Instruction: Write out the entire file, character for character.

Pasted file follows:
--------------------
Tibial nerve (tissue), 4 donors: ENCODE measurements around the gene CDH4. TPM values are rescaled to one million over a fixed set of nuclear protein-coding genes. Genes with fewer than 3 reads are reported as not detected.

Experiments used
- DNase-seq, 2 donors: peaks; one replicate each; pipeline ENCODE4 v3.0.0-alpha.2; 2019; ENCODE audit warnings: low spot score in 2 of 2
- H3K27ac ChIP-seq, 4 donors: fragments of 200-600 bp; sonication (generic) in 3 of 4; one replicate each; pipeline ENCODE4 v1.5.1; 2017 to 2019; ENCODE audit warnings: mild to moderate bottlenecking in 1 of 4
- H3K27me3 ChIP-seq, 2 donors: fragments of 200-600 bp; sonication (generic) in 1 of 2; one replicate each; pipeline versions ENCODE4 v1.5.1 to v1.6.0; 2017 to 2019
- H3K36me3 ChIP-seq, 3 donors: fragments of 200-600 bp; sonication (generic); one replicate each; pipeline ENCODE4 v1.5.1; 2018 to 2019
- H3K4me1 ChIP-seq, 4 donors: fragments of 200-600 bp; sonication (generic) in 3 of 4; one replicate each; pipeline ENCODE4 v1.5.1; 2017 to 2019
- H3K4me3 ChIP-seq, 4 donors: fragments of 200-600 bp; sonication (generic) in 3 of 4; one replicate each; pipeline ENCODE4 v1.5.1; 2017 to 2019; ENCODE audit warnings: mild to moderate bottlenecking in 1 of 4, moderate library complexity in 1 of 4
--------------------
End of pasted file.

Tibial nerve (tissue), 4 donors: ENCODE measurements around the gene CDH4. TPM values are rescaled to one million over a fixed set of nuclear protein-coding genes. Genes with fewer than 3 reads are reported as not detected.

Experiments used
- DNase-seq, 2 donors: peaks; one replicate each; pipeline ENCODE4 v3.0.0-alpha.2; 2019; ENCODE audit warnings: low spot score in 2 of 2
- H3K27ac ChIP-seq, 4 donors: fragments of 200-600 bp; sonication (generic) in 3 of 4; one replicate each; pipeline ENCODE4 v1.5.1; 2017 to 2019; ENCODE audit warnings: mild to moderate bottlenecking in 1 of 4
- H3K27me3 ChIP-seq, 2 donors: fragments of 200-600 bp; sonication (generic) in 1 of 2; one replicate each; pipeline versions ENCODE4 v1.5.1 to v1.6.0; 2017 to 2019
- H3K36me3 ChIP-seq, 3 donors: fragments of 200-600 bp; sonication (generic); one replicate each; pipeline ENCODE4 v1.5.1; 2018 to 2019
- H3K4me1 ChIP-seq, 4 donors: fragments of 200-600 bp; sonication (generic) in 3 of 4; one replicate each; pipeline ENCODE4 v1.5.1; 2017 to 2019
- H3K4me3 ChIP-seq, 4 donors: fragments of 200-600 bp; sonication (generic) in 3 of 4; one replicate each; pipeline ENCODE4 v1.5.1; 2017 to 2019; ENCODE audit warnings: mild to moderate bottlenecking in 1 of 4, moderate library complexity in 1 of 4